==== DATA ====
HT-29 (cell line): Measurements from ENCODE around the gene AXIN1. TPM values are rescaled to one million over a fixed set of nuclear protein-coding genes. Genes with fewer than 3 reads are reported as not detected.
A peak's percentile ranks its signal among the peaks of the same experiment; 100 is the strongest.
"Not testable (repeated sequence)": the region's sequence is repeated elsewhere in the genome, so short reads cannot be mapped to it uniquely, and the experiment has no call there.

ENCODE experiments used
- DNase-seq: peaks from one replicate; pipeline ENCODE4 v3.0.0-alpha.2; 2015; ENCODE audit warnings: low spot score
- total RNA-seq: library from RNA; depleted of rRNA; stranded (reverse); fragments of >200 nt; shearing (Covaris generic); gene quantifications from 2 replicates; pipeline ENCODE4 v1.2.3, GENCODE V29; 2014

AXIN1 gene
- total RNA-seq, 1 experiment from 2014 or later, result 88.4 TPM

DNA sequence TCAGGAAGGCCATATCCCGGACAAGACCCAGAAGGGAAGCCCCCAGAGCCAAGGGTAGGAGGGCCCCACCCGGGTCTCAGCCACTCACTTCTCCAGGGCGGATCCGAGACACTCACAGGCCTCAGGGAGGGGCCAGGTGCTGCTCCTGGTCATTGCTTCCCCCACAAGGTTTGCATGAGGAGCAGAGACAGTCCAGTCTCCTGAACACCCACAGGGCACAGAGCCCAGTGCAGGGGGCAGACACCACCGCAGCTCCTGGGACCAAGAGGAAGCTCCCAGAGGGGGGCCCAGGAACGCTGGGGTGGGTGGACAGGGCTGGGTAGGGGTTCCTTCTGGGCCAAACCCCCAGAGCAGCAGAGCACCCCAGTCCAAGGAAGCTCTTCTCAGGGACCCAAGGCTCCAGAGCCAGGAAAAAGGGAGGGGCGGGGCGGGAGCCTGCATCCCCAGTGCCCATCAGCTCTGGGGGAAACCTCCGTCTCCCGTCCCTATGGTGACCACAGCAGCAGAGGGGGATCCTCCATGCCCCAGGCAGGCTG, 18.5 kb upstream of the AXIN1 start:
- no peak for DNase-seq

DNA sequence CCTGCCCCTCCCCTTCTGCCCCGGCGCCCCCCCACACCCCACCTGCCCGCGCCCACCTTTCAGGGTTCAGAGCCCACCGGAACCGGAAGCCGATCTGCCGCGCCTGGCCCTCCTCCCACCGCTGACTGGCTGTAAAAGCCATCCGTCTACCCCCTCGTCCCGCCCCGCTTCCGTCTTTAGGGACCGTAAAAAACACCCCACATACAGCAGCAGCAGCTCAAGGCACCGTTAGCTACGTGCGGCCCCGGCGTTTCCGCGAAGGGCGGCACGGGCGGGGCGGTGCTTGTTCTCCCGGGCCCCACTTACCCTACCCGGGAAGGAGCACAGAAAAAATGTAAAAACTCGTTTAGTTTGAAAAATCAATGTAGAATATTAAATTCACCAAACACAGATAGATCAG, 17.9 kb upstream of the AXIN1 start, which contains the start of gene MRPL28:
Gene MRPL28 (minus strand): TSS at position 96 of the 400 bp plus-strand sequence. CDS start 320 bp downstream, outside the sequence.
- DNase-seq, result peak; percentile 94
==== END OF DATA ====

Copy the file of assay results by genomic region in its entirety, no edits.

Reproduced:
HT-29 (cell line): Measurements from ENCODE around the gene AXIN1. TPM values are rescaled to one million over a fixed set of nuclear protein-coding genes. Genes with fewer than 3 reads are reported as not detected.
A peak's percentile ranks its signal among the peaks of the same experiment; 100 is the strongest.
"Not testable (repeated sequence)": the region's sequence is repeated elsewhere in the genome, so short reads cannot be mapped to it uniquely, and the experiment has no call there.

ENCODE experiments used
- DNase-seq: peaks from one replicate; pipeline ENCODE4 v3.0.0-alpha.2; 2015; ENCODE audit warnings: low spot score
- total RNA-seq: library from RNA; depleted of rRNA; stranded (reverse); fragments of >200 nt; shearing (Covaris generic); gene quantifications from 2 replicates; pipeline ENCODE4 v1.2.3, GENCODE V29; 2014

AXIN1 gene
- total RNA-seq, 1 experiment from 2014 or later, result 88.4 TPM

DNA sequence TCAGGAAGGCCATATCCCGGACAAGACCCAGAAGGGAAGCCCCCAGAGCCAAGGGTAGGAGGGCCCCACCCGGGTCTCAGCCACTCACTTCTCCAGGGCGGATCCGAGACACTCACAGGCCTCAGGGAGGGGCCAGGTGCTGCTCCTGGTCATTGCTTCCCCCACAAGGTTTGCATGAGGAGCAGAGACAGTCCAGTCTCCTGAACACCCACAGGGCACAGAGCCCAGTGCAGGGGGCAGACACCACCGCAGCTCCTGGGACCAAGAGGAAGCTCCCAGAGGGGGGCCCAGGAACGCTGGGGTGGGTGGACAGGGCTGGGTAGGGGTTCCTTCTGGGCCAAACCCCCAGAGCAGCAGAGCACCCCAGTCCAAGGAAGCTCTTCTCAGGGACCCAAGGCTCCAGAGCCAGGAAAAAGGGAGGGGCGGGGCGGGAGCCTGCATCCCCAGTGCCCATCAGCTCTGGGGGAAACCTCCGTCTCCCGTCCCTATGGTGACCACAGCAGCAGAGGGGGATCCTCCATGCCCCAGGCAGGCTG, 18.5 kb upstream of the AXIN1 start:
- no peak for DNase-seq

DNA sequence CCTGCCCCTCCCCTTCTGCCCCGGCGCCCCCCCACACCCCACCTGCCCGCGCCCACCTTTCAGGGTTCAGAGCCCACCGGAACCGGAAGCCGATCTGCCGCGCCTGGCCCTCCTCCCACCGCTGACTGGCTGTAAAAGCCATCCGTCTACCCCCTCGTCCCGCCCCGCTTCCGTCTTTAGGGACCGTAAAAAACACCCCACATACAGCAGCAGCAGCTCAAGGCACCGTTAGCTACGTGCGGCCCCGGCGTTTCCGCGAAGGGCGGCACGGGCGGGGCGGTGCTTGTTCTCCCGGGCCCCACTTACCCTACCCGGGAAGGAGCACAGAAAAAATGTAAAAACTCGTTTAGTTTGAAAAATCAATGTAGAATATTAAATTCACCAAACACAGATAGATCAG, 17.9 kb upstream of the AXIN1 start, which contains the start of gene MRPL28:
Gene MRPL28 (minus strand): TSS at position 96 of the 400 bp plus-strand sequence. CDS start 320 bp downstream, outside the sequence.
- DNase-seq, result peak; percentile 94